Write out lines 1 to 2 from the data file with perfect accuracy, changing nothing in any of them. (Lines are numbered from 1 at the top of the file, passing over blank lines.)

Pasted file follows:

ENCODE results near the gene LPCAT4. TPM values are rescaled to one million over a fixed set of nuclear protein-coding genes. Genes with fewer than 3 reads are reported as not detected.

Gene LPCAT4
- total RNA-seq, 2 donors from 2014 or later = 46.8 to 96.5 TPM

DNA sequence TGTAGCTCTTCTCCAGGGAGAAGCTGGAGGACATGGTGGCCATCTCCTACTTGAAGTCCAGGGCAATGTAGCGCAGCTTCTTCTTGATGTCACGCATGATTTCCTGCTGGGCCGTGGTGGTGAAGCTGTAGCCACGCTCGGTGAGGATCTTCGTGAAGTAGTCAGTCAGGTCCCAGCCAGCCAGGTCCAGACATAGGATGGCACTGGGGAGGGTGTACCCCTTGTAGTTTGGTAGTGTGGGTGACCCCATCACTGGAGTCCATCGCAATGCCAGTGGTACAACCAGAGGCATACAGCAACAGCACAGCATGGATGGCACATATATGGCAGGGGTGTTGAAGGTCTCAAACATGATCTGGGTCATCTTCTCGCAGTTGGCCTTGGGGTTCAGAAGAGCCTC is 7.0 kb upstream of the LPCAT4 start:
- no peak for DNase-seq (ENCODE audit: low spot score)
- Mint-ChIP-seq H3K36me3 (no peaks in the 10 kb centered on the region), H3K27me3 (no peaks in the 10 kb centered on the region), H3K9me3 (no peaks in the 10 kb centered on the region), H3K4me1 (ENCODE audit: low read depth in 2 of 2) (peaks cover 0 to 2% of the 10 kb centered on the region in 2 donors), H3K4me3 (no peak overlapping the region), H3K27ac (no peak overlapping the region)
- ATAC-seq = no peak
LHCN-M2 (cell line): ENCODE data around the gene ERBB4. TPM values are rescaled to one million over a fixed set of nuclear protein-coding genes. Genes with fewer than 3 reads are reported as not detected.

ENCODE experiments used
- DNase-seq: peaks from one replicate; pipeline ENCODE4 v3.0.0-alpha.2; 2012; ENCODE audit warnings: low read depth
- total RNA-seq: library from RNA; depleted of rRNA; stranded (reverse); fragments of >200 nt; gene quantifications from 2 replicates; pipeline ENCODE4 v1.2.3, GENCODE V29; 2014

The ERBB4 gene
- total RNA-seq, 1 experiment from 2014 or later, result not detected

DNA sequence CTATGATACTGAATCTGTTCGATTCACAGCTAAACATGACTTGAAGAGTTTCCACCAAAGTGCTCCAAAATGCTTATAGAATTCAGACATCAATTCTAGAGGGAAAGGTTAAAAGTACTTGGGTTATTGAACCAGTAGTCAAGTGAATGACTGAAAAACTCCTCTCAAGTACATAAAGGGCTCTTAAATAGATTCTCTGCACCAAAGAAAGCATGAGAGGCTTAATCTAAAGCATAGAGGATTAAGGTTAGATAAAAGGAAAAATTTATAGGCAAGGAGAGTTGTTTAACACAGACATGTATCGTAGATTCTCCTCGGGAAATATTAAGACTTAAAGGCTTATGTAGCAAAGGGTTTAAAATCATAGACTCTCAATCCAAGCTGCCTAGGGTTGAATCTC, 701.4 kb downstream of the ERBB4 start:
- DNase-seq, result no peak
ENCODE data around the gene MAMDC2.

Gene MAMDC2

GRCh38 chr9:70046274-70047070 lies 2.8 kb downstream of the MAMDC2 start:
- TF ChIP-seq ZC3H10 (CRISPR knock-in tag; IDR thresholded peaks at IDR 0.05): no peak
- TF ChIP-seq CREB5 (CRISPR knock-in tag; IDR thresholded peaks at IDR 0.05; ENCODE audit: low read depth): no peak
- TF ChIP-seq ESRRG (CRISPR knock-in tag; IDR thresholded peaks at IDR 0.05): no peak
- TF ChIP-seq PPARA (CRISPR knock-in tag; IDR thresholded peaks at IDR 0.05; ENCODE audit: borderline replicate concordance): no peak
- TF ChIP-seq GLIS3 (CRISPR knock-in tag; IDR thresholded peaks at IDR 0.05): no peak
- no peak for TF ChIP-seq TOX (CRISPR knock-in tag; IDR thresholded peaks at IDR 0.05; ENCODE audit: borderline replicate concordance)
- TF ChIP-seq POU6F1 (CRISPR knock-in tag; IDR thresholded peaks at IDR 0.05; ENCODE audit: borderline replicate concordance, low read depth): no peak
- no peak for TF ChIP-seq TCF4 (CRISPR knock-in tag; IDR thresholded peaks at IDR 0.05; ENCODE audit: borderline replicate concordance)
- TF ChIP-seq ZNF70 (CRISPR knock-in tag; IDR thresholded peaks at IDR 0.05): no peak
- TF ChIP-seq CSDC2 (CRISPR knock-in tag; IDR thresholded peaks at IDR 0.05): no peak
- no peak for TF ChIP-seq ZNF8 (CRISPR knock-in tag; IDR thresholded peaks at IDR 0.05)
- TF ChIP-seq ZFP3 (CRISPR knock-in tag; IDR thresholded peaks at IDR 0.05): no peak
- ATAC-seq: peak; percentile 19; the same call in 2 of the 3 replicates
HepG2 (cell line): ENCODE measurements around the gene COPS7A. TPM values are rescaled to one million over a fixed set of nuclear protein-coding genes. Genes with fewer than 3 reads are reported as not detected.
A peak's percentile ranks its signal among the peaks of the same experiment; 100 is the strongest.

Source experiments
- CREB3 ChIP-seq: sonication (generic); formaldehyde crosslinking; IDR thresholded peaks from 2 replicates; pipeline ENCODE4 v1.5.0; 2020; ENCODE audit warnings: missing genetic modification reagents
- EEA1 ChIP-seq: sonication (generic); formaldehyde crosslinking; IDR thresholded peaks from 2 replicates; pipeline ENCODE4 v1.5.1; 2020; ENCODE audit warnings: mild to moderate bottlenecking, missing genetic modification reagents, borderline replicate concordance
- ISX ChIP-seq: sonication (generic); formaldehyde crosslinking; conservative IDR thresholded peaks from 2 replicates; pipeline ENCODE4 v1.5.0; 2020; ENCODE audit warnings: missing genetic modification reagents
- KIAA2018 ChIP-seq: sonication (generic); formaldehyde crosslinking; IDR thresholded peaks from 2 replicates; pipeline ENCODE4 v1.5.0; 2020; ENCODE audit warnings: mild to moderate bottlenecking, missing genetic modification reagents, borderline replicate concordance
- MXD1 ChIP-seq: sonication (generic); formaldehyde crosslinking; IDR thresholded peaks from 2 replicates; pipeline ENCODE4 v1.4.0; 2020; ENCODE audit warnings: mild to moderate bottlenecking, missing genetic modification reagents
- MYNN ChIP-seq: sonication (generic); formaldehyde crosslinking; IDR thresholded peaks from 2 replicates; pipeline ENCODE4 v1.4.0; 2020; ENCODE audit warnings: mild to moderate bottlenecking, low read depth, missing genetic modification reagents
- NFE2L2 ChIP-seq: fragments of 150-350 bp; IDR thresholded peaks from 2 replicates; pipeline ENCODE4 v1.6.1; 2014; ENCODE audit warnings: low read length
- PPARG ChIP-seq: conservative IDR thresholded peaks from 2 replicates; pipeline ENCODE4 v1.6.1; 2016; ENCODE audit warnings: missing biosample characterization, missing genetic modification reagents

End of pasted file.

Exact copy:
ENCODE results near the gene LPCAT4. TPM values are rescaled to one million over a fixed set of nuclear protein-coding genes. Genes with fewer than 3 reads are reported as not detected.

Gene LPCAT4